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Gill, Thomas Hornblower, an English layman, was born in Birmingham February 10, 1819, and died in 1906. He prepared for the University of Oxford, but could not enter because, having been trained in Unitarian principles, he could not subscribe to the Articles of the Church of England, as was then required. Later he left the Unitarian Church. He wrote about two hundred hymns. Most of them were collected in his Golden Chain of Praise, London, 1869. He was an original hymnist, and had some very correct ideas as to what a hymn should be. In his preface he said: "Hymns are not meant to be theological statements, expositions of doctrine, or enunciations of precepts; they are utterances of the soul in its manifold moods of hope and fear, joy and sorrow, love, wonder, and aspiration. . . . Hymns are meant and made to be sung. The best and most glorious hymns cannot be more exactly defined than as divine love songs."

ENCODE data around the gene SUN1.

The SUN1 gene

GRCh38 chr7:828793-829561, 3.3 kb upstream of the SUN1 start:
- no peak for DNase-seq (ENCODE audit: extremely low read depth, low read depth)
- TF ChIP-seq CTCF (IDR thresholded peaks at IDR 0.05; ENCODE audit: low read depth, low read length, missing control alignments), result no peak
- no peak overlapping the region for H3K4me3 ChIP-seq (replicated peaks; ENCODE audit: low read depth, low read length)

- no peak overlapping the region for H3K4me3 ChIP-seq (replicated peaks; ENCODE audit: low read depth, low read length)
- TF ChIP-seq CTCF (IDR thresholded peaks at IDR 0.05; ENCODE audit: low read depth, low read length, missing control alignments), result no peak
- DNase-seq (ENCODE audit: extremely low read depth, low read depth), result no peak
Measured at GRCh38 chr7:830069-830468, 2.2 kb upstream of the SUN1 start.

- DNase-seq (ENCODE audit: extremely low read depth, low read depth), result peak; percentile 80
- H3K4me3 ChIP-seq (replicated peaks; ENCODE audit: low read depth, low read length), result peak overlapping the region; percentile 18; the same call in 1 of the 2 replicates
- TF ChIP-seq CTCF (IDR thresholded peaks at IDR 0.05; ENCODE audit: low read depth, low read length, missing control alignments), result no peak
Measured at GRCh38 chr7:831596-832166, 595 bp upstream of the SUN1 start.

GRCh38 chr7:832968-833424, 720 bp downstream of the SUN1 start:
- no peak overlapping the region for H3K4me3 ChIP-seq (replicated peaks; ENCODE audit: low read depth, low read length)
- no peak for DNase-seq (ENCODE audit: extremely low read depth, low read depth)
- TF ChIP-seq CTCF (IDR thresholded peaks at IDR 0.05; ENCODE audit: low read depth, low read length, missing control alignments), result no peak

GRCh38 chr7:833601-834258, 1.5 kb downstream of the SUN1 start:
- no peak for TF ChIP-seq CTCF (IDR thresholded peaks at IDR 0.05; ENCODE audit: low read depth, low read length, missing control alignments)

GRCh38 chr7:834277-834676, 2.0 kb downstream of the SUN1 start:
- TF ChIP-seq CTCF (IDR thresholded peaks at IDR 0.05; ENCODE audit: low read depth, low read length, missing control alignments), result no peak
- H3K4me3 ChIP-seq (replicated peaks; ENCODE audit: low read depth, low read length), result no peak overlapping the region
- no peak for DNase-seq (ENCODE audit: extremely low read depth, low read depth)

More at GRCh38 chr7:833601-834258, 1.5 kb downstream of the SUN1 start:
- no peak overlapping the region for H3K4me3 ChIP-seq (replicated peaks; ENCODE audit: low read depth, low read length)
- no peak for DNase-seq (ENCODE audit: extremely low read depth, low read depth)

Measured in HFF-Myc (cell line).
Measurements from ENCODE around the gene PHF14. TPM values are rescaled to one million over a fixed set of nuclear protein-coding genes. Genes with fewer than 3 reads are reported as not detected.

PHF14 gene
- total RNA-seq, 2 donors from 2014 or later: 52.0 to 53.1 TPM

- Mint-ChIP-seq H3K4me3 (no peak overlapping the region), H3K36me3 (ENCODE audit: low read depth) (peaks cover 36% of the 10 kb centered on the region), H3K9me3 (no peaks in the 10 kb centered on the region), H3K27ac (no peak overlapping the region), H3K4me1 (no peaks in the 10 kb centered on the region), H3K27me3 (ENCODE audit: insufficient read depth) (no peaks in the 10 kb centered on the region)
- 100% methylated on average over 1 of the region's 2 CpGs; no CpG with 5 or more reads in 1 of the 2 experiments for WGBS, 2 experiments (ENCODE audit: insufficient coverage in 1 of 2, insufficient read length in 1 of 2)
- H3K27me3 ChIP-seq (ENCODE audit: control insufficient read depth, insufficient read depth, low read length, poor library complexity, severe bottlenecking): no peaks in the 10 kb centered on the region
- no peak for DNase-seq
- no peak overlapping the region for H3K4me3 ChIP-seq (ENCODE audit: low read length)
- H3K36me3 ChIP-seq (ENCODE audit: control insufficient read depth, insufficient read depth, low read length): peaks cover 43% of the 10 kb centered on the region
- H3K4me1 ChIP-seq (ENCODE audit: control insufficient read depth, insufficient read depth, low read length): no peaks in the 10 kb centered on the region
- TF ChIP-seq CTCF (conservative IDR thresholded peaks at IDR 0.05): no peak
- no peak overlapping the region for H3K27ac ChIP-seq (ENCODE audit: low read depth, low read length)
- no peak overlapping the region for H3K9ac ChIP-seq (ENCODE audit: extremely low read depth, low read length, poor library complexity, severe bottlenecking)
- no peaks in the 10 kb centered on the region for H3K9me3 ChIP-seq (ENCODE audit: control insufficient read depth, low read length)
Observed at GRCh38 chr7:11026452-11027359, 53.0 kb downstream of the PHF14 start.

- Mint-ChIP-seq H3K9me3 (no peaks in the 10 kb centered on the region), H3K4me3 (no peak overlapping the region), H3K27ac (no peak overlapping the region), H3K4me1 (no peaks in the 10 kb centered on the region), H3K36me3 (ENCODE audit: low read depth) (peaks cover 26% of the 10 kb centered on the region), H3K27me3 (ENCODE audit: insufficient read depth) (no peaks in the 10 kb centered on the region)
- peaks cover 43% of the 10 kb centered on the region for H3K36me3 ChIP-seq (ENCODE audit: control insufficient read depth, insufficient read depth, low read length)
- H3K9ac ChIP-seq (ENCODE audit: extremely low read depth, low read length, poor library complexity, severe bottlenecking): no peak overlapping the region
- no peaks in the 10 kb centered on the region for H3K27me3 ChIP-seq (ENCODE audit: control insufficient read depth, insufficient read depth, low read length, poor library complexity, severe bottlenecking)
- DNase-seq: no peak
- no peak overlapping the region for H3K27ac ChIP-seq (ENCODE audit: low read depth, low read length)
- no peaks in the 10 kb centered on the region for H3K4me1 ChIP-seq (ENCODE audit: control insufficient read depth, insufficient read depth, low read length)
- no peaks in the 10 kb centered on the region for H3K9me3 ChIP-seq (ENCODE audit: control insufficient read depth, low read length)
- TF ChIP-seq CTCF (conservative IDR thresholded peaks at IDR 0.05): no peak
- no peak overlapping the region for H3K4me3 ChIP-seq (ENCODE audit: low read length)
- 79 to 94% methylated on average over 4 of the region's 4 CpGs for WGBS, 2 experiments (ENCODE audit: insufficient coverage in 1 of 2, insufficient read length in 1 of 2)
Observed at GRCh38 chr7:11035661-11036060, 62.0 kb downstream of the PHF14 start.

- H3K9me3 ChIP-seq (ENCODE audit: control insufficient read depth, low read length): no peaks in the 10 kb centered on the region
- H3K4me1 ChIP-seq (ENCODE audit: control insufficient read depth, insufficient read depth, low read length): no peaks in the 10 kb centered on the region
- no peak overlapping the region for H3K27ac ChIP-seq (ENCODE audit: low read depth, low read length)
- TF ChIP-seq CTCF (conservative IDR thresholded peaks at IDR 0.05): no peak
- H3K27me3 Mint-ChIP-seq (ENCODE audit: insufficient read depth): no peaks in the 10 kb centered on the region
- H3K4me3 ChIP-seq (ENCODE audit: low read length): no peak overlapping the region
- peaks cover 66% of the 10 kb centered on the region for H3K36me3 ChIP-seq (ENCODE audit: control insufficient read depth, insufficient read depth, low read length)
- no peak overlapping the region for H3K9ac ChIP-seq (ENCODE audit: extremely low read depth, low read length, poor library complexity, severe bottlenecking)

Break, newborn year, on glad eyes 572
Lord, when I all things would 343
Not only when ascends the song 520
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